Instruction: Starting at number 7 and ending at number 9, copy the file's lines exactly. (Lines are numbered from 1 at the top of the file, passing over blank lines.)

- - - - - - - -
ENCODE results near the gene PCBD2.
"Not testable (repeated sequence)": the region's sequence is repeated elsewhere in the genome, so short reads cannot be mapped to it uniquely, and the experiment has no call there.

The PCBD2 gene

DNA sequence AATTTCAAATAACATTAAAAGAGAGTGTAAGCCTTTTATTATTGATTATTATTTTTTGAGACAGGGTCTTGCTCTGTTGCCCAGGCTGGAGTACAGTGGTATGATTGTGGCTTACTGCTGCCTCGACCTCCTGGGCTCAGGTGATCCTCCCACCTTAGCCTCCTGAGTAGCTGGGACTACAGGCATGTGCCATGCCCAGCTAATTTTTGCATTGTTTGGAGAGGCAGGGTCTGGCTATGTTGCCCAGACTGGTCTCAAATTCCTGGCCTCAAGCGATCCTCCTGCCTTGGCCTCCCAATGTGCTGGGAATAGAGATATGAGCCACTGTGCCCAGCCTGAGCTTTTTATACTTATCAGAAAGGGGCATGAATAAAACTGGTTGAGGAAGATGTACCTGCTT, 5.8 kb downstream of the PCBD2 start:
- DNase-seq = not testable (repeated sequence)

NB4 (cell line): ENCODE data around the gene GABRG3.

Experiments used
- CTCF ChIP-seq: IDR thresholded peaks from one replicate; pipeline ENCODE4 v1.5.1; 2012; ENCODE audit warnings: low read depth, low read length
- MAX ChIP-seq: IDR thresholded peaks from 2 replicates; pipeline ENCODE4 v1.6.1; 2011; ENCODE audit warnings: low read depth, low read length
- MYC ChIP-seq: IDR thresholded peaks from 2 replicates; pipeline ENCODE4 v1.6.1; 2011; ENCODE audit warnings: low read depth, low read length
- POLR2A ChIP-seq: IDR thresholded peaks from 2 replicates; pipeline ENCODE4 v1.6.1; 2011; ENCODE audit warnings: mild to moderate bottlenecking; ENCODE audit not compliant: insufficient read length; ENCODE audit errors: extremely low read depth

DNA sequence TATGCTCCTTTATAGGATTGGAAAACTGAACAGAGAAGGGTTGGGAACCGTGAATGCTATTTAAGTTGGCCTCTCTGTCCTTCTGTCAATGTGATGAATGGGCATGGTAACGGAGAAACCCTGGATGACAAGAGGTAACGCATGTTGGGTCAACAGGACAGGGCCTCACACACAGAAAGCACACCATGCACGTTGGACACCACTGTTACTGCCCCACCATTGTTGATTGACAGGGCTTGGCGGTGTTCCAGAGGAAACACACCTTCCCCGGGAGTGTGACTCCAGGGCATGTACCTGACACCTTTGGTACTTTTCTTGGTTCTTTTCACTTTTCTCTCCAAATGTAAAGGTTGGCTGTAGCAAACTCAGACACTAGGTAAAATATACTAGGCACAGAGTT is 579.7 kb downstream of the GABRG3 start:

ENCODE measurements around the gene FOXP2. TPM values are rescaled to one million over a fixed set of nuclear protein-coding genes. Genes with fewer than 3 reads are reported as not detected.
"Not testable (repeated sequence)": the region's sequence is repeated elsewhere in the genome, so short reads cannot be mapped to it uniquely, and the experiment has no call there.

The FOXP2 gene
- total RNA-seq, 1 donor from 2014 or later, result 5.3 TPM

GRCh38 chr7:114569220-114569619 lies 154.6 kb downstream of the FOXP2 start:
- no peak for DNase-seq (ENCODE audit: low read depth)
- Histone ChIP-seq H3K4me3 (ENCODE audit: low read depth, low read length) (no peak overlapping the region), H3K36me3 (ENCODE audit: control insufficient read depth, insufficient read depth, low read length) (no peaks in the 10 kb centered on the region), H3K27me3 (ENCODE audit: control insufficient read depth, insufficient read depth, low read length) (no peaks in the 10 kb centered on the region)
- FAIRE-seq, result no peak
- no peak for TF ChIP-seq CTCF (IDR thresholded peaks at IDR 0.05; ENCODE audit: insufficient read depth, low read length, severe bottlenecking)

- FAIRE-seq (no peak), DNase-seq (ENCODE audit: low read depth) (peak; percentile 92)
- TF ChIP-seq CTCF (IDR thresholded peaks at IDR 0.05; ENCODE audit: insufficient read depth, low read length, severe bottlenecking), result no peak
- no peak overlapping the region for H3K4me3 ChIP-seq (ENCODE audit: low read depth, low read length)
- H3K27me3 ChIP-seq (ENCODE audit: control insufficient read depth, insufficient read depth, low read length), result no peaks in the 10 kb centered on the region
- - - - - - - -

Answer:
Experiments used
- CTCF ChIP-seq: IDR thresholded peaks from one replicate; pipeline ENCODE4 v1.5.1; 2012; ENCODE audit warnings: low read depth, low read length
- MAX ChIP-seq: IDR thresholded peaks from 2 replicates; pipeline ENCODE4 v1.6.1; 2011; ENCODE audit warnings: low read depth, low read length